(The original Italian version is published on Diritto 24 – Il Sole 24 Ore)

On 6 December 2017, the EU Court of Justice (ECJ) issued the already well-known Coty Germany ruling in case C-230/16, which discussed the legitimacy of some clauses of a selective distribution contract adopted in the context of the sale of luxury cosmetics. Specifically, Coty Germany had acted for trademark infringement against one of its distributors which sold the products on the www.amazon.de website. The distributor defended itself by replying that contractually excluding this resale channel constituted an agreement restricting competition which was prohibited, amongst others, by Article 101 (1) TFEU.


The referring court therefore first asked whether a selective distribution system for luxury products, primarily aimed at preserving the luxury image of such products, complied with Article 101 (1) TFEU. The Court replied affirmatively, based on the following reasoning:

  • agreements constituting a selective distribution system necessarily affect competition in the internal market;
  • however, they are not prohibited by Article 101(1) TFEU, if: a) resellers are chosen on the basis of objective criteria of a qualitative nature, laid down uniformly for all potential resellers and not applied in a discriminatory fashion; b) the characteristics of the product in question necessitate such a network in order to preserve its quality and ensure its proper use; and c) the criteria laid down do not go beyond what is necessary;
  • the quality of luxury products is not just the result of their material characteristics, but also of their aura of luxury that is an essential feature, therefore an impairment to that aura is likely to affect the actual quality of those goods; hence, a selective distribution system which seeks to ensure that the goods are displayed in sales outlets in a manner that enhances their value may preserve the quality and ensure the proper use of such goods.

In light of these considerations, the ECJ answered the first questions stating that “a selective distribution system for luxury goods designed, primarily, to preserve the luxury image of those goods complies with Article 101(1) TFEU to the extent that resellers are chosen on the basis of objective criteria of a qualitative nature that are laid down uniformly for all potential resellers and applied in a non-discriminatory fashion and that the criteria laid down do not go beyond what is necessary”.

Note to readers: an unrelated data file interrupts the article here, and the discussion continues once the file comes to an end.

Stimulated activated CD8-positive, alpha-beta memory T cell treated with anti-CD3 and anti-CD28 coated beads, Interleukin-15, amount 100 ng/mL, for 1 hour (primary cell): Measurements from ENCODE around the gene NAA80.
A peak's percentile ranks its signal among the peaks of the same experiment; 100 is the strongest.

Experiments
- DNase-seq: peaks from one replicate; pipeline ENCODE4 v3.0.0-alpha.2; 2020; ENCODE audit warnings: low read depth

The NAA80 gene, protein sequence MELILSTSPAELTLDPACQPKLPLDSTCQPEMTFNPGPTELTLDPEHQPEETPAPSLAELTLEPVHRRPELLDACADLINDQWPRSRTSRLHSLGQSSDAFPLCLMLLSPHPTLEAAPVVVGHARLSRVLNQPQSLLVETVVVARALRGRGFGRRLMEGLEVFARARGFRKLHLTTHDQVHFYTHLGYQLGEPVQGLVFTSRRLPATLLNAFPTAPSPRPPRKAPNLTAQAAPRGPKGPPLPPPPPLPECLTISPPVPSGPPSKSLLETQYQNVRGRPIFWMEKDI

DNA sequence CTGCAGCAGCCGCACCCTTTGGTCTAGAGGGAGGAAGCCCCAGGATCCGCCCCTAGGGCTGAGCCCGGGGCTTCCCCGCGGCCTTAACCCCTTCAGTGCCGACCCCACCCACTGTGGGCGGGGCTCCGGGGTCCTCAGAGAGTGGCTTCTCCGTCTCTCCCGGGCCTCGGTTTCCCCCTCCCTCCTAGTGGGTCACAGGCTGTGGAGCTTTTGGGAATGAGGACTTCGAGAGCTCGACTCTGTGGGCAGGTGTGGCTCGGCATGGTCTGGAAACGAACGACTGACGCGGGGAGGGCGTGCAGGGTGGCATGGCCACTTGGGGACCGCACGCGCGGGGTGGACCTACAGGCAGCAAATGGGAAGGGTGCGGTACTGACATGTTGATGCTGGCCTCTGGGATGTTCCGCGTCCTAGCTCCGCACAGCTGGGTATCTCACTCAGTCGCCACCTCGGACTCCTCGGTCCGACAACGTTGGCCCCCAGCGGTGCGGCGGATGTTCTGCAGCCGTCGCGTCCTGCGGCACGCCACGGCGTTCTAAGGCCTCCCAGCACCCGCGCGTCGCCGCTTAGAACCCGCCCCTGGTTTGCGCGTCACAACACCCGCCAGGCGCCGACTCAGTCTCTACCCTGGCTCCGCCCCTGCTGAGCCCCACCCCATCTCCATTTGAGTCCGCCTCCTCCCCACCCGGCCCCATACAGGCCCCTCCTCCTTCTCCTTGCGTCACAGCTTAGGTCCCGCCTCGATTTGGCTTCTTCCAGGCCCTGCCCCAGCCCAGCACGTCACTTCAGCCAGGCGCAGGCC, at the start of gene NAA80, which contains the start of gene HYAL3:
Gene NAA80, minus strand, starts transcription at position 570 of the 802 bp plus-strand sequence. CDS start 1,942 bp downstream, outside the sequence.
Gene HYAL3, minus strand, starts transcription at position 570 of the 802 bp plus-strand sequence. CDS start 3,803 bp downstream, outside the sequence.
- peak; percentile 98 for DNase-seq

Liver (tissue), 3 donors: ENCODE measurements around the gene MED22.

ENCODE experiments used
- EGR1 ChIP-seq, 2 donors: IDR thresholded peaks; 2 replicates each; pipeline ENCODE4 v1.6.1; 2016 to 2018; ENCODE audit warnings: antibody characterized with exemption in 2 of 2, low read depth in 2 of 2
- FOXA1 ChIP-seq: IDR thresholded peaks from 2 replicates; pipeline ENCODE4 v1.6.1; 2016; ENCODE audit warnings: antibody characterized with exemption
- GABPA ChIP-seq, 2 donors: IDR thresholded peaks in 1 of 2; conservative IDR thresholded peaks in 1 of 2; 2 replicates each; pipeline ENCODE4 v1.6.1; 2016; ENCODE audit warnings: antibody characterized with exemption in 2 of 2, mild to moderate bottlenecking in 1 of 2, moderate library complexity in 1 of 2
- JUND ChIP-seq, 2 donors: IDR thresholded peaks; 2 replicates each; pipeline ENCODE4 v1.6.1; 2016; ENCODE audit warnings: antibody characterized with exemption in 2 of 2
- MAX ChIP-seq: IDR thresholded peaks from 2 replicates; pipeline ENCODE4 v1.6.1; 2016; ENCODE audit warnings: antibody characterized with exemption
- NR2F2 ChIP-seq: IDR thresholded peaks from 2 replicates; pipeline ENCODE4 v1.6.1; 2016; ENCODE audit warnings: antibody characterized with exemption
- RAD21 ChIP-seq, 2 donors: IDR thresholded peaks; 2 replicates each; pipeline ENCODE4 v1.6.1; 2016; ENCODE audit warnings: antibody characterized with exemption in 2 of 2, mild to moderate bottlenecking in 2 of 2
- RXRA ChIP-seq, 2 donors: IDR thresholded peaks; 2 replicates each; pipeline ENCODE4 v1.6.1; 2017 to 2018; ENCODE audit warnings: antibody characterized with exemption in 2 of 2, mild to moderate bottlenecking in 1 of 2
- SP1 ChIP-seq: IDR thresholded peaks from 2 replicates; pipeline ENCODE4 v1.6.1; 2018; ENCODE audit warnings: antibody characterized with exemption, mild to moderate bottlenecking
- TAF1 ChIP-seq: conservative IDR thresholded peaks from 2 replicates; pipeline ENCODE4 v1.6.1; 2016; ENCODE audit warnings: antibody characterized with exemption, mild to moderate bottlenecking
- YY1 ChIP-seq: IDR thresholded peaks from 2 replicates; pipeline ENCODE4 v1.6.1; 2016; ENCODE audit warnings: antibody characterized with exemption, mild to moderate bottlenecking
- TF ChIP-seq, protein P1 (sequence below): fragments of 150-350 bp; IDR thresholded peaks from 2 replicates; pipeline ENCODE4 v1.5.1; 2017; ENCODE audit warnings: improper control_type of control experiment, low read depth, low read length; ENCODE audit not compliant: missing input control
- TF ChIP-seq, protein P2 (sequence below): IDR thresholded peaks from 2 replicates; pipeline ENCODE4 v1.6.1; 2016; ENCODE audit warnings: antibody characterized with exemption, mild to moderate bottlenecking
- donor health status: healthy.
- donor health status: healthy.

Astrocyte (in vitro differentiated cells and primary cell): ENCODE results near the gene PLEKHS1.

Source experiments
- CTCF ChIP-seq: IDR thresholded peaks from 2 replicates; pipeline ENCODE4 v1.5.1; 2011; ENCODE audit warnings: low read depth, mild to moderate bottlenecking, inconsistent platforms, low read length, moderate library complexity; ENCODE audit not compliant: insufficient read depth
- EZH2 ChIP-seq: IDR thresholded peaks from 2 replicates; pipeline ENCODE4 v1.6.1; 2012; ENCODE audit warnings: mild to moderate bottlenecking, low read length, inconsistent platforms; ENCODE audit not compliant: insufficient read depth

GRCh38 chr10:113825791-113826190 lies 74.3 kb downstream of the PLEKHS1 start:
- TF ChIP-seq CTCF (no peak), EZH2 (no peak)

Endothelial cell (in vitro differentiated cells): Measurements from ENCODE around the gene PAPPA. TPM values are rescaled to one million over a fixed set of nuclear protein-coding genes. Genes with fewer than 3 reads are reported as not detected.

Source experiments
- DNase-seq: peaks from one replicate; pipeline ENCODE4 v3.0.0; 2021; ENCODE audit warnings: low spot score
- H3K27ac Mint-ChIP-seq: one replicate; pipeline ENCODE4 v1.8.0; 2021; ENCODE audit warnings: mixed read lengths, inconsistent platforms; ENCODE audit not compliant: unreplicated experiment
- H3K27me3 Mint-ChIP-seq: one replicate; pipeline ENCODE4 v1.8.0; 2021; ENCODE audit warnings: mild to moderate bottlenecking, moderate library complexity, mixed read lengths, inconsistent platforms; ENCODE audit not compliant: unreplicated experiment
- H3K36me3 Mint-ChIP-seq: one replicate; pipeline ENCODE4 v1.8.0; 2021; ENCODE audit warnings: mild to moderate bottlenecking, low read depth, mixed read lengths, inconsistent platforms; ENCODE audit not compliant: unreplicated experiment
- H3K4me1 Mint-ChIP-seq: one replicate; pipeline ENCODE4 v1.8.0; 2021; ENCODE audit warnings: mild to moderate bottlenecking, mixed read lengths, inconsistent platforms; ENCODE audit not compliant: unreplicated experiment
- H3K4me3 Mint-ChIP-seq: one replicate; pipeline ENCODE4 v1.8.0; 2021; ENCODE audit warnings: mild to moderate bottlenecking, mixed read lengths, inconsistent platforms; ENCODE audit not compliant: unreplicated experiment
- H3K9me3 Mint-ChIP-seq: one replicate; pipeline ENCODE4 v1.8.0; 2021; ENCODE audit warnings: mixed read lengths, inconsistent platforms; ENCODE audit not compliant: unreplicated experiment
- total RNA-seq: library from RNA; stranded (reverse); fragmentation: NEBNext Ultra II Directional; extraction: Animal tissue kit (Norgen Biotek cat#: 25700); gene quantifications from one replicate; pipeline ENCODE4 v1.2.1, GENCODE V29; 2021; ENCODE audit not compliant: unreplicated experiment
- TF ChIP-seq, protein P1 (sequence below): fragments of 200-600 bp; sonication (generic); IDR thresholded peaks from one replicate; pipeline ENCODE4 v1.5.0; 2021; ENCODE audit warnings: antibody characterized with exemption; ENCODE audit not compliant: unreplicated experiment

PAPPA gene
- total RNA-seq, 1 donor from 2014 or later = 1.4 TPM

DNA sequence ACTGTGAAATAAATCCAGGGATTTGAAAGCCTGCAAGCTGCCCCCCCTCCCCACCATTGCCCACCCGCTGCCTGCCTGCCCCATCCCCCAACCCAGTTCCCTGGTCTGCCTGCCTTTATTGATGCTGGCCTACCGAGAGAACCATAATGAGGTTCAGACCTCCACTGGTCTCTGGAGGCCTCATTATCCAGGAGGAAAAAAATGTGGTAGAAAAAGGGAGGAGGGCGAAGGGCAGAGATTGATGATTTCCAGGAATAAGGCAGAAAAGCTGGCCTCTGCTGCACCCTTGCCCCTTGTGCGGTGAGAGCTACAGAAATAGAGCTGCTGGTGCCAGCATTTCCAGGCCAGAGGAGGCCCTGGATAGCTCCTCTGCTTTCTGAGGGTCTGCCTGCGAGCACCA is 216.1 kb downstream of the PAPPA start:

By a second question, the referring court asked whether Article 101(1) TFEU precludes a contractual clause which prohibits, to authorised distributors in a selective distribution system like the one described above, from using, in a discernible manner, third-party platforms for the online sale of the contract goods. As mentioned, the platform in suit was Amazon’s German website available at www.amazon.de.

In its reply, the ECJ highlighted that the obligation imposed on authorised distributors to sell the goods online solely through their own online shops, and the prohibition on those distributors of using a different business name, as well as of using third-party platforms in a discernible manner, guarantees to the supplier from the outset, in the e-commerce context, that those goods will be exclusively associated with the authorised distributors. On the contrary, “the internet sale of luxury goods via platforms which do not belong to the selective distribution system for those goods, in the context of which the supplier is unable to check the conditions in which those goods are sold, involves a risk of deterioration of the online presentation of those goods which is liable to harm their luxury image and thus their very character”. In addition, the Court stated, given that those platforms constitute a sales channel for goods of all kinds, the fact that luxury goods are not sold therein and that their sale online is carried out solely in the online shops of authorised distributors “contributes to that luxury image among consumers and thus to the preservation of one of the main characteristics of the goods sought by consumers”.

In the light of the foregoing, the ECJ answered the second question by stating that the contested clause complied with Article 101 (1) TFEU “on condition that that clause has the objective of preserving the luxury image of those goods, that it is laid down uniformly and not applied in a discriminatory fashion, and that it is proportionate in the light of the objective pursued, these being matters to be determined by the referring court”.

In the concrete case, actually, the Court appeared to substitute itself to the referring court, noting that the specific clause in question was adequate to safeguard the luxury image of the products and did not go beyond what was necessary to achieve that purpose, given that it did not forbid online sales tout-court but only those made on third-party platforms recognisable by consumers, and that – according to the recent inquiry of the European Commission in the e-commerce sector – 90% of consumers purchase goods directly on the sites of retailers and not on third-party platforms.

The decision is undoubtedly of great interest to all companies active in the sale of luxury products, which see the protection guaranteed to their brands strengthened. On the other hand, the ruling also shows the importance of a correct drafting of the agreements that aim to set up selective distribution networks, to avoid incurring the prohibitions referred to in Article 101 (1) TFEU.